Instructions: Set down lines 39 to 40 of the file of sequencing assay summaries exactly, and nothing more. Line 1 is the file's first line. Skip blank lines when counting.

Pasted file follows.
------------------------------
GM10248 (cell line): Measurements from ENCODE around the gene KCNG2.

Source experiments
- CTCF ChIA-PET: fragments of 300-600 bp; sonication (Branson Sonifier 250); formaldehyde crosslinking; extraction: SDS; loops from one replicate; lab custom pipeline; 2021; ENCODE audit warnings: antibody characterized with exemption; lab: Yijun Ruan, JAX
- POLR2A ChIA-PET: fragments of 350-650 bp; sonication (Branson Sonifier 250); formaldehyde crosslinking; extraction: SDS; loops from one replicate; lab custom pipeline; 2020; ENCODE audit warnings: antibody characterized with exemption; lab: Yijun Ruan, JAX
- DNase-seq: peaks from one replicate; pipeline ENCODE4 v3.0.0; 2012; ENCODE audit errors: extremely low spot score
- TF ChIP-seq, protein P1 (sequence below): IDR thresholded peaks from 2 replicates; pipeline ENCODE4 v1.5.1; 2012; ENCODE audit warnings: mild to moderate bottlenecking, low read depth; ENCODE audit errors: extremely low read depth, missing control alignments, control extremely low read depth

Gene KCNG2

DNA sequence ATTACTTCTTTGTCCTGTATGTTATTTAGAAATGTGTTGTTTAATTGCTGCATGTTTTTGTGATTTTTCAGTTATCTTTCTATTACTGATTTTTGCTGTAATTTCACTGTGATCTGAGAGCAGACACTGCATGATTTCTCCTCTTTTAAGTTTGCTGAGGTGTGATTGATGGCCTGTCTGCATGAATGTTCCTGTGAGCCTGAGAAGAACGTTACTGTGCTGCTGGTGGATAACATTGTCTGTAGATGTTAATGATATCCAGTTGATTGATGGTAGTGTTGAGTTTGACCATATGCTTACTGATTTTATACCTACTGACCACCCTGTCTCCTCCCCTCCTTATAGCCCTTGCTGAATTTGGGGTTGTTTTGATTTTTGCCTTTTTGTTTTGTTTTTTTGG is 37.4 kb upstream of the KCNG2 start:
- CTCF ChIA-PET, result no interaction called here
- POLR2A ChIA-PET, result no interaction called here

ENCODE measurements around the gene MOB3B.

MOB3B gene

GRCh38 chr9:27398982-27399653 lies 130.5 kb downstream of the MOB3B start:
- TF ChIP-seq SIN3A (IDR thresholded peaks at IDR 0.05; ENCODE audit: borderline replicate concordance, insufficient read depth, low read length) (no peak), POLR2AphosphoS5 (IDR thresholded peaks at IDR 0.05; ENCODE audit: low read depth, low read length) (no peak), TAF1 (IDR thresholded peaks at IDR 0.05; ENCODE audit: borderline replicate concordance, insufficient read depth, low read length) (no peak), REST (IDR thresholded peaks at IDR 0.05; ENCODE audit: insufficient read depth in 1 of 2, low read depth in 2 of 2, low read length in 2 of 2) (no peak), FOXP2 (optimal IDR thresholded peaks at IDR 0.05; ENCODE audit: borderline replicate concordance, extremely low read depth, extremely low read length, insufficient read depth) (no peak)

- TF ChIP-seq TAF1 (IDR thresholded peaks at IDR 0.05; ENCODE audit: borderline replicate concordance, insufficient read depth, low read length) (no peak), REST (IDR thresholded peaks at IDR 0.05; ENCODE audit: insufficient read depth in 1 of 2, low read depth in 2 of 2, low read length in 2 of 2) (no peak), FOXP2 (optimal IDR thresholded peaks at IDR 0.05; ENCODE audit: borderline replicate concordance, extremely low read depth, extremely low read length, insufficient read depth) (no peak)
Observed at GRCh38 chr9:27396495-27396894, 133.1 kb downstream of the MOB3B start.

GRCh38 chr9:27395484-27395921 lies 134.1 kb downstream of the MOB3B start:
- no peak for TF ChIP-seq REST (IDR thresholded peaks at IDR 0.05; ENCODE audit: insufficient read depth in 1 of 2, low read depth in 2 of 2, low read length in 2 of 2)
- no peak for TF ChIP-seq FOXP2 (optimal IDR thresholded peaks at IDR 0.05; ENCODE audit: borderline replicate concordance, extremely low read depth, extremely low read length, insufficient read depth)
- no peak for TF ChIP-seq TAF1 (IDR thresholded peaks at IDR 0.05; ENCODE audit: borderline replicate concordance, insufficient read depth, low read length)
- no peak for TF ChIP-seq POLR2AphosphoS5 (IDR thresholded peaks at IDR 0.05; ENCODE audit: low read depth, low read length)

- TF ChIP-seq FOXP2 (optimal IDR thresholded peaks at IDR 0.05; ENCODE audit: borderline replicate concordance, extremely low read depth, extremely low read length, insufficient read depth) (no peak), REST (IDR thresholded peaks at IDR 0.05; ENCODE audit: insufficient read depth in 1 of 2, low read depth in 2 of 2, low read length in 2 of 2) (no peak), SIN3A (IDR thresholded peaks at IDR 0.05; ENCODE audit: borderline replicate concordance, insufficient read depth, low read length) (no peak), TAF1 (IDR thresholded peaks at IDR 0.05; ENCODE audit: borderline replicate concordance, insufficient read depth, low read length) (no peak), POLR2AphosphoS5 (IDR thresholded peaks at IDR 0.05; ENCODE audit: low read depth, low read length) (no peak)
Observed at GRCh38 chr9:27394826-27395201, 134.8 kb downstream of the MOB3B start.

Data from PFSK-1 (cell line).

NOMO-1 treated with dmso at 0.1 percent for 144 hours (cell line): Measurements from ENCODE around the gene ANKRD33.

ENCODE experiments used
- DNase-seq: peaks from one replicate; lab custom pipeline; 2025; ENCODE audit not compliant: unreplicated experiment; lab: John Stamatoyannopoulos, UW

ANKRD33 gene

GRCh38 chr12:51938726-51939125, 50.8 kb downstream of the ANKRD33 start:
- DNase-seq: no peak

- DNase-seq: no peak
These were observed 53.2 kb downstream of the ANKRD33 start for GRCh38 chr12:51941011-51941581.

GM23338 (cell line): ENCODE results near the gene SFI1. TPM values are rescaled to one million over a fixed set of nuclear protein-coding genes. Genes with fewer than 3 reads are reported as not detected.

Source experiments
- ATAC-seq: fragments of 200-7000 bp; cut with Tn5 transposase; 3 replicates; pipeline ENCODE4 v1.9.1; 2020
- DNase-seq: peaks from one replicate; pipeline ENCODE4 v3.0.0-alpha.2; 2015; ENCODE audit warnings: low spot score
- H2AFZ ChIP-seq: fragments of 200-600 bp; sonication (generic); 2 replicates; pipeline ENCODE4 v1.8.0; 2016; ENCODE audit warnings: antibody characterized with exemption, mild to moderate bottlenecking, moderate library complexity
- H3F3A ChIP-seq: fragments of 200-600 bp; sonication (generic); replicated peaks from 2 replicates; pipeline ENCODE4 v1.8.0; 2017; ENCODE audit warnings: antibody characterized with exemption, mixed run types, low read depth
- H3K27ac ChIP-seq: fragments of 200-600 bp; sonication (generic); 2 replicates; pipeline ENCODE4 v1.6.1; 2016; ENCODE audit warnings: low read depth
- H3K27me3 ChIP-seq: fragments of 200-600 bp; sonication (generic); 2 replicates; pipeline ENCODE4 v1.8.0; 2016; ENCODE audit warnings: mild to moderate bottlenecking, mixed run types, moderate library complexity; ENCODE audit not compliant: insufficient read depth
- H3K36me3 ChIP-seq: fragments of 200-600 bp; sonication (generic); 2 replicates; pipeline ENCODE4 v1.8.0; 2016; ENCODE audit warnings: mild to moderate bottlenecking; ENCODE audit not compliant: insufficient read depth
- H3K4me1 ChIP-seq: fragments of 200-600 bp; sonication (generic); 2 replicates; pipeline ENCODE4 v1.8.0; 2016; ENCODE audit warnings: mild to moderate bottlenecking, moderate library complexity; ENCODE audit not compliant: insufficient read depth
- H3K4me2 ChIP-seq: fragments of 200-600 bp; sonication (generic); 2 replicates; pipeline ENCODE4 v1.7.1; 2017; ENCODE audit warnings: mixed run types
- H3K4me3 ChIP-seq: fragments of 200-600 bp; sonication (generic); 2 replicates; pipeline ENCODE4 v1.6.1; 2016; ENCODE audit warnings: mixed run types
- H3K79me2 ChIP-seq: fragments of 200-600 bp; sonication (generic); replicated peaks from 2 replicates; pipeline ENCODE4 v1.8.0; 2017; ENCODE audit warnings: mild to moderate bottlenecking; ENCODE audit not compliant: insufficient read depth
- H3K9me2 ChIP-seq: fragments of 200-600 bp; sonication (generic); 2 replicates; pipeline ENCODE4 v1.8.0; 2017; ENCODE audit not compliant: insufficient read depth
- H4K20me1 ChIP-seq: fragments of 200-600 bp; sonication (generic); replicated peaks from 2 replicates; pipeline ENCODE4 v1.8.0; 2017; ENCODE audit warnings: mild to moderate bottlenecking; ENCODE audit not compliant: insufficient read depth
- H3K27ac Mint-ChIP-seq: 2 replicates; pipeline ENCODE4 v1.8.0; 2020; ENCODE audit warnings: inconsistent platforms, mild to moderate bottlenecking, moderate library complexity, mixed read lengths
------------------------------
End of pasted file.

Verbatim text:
- H3K27ac ChIP-seq: fragments of 200-600 bp; sonication (generic); 2 replicates; pipeline ENCODE4 v1.6.1; 2016; ENCODE audit warnings: low read depth
- H3K27me3 ChIP-seq: fragments of 200-600 bp; sonication (generic); 2 replicates; pipeline ENCODE4 v1.8.0; 2016; ENCODE audit warnings: mild to moderate bottlenecking, mixed run types, moderate library complexity; ENCODE audit not compliant: insufficient read depth